Subramaniam, M. (2014), Deadly Dinners, Nature, 509(548–551), doi:10.1038/509548a.
“I’ll leave it in the hands of God” (aka God will save us before it gets real bad)
Not sure if y’all are comfortable getting into a theological discussion, but this is a recent quote from Dan Patrick, the Republican candidate for the Lieutenant Governor of Texas.
Dr. Dessler: Lots of religious people, such as the Pope, would disagree. I basically think this is a convenient excuse to rationalize doing nothing.
Dr. Howard: Of course we cannot absolutely rule out the possibility of divine intervention. However I will note that many faith communities have taken on the issue of climate change from their respective traditions’ theological viewpoints, arising in part from a spiritual view that humans have a duty to act as responsible stewards of the earth. Rightly or wrongly, these faith communities have taken view that humans need to address this ourselves. Example: Common Belief: Australia’s Faith Communities on Climate Change.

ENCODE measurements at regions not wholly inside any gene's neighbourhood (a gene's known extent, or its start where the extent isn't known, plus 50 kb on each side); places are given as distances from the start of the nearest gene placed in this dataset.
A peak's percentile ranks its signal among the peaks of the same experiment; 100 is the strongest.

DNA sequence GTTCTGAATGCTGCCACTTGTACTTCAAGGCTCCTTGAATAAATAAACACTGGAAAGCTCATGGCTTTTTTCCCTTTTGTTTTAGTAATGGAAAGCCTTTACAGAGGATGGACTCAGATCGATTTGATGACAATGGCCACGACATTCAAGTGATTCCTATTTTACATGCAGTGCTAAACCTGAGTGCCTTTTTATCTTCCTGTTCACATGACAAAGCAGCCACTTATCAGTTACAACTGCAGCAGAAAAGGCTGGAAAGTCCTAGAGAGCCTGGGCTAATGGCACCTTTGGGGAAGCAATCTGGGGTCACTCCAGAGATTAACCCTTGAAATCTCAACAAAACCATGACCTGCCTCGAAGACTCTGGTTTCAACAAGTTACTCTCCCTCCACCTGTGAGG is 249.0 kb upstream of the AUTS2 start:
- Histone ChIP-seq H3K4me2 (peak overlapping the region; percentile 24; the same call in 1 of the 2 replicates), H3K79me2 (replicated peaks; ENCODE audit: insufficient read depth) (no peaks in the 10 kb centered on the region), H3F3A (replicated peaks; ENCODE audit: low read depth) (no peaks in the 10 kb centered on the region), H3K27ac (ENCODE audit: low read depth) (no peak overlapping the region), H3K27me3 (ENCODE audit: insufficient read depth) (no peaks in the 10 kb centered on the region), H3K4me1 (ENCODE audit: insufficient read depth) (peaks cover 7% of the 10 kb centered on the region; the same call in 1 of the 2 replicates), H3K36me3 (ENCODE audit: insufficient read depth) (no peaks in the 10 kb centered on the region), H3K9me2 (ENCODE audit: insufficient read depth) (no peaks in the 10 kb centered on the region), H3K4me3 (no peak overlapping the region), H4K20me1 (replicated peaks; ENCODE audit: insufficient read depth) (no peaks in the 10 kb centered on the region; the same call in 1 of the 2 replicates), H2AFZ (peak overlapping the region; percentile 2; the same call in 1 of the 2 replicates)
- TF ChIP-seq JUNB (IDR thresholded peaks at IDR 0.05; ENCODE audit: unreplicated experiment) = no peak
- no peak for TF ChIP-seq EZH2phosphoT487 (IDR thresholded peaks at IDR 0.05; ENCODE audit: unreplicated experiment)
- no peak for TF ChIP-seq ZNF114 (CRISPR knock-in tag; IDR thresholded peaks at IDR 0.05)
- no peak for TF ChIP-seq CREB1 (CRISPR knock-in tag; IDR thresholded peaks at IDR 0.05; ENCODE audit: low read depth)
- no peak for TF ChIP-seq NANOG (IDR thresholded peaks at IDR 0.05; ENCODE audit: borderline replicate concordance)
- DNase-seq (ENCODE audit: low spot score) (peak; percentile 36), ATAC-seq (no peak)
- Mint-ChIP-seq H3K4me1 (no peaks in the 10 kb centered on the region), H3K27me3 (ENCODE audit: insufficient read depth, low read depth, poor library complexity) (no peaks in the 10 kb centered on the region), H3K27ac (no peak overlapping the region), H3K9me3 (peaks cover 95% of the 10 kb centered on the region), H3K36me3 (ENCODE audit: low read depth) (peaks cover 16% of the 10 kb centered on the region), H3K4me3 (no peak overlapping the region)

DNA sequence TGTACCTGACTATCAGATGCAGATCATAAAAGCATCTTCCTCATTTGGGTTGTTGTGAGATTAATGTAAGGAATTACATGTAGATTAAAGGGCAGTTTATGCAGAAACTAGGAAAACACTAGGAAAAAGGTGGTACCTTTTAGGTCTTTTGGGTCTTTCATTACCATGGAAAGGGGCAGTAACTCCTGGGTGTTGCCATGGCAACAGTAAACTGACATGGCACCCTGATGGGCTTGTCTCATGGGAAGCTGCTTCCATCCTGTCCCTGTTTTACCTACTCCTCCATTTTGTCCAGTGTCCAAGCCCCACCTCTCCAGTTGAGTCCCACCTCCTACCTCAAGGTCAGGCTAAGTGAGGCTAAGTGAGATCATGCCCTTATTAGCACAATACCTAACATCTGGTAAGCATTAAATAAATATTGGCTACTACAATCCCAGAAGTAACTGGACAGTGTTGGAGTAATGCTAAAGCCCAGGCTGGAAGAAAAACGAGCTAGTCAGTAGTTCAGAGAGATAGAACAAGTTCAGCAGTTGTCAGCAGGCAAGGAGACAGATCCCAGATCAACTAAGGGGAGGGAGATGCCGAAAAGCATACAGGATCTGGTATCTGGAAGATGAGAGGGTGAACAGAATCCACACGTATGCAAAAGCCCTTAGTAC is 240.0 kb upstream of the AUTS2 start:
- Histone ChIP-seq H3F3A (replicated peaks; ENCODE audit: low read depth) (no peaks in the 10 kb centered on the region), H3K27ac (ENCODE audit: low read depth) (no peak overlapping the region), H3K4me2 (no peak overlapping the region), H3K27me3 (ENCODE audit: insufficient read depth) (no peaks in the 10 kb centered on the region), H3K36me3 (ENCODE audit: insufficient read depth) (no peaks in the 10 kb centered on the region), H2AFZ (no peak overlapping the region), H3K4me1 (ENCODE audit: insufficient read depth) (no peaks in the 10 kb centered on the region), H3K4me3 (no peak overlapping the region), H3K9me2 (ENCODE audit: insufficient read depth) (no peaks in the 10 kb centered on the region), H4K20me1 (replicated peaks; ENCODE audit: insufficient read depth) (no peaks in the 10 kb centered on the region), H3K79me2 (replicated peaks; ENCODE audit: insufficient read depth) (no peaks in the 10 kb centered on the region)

Dr. Verheggen: I’ll refer to the evangelical climate scientist Katherine Hayhoe on this one (e.g. http://billmoyers.com/2014/05/03/how-to-convince-conservative-christians-that-global-warming-is-real/): “From a Christian perspective, we have free will to make decisions and must live with their consequences. This is, after all, a classic Christian solution to the theological problem of evil.”
Michael Quirke: Thank you Drs. Dessler, Howard, and Verheggen for sharing your thoughts. I understand this topic is values-laden and outside of your usual comfort zones. Nonetheless, really appreciate the thoughts and insights.
 The IPCC defines mitigation as “an anthropogenic intervention to reduce the sources or enhance the sinks of greenhouse gases.” IPCC, AR4, Chapter 18.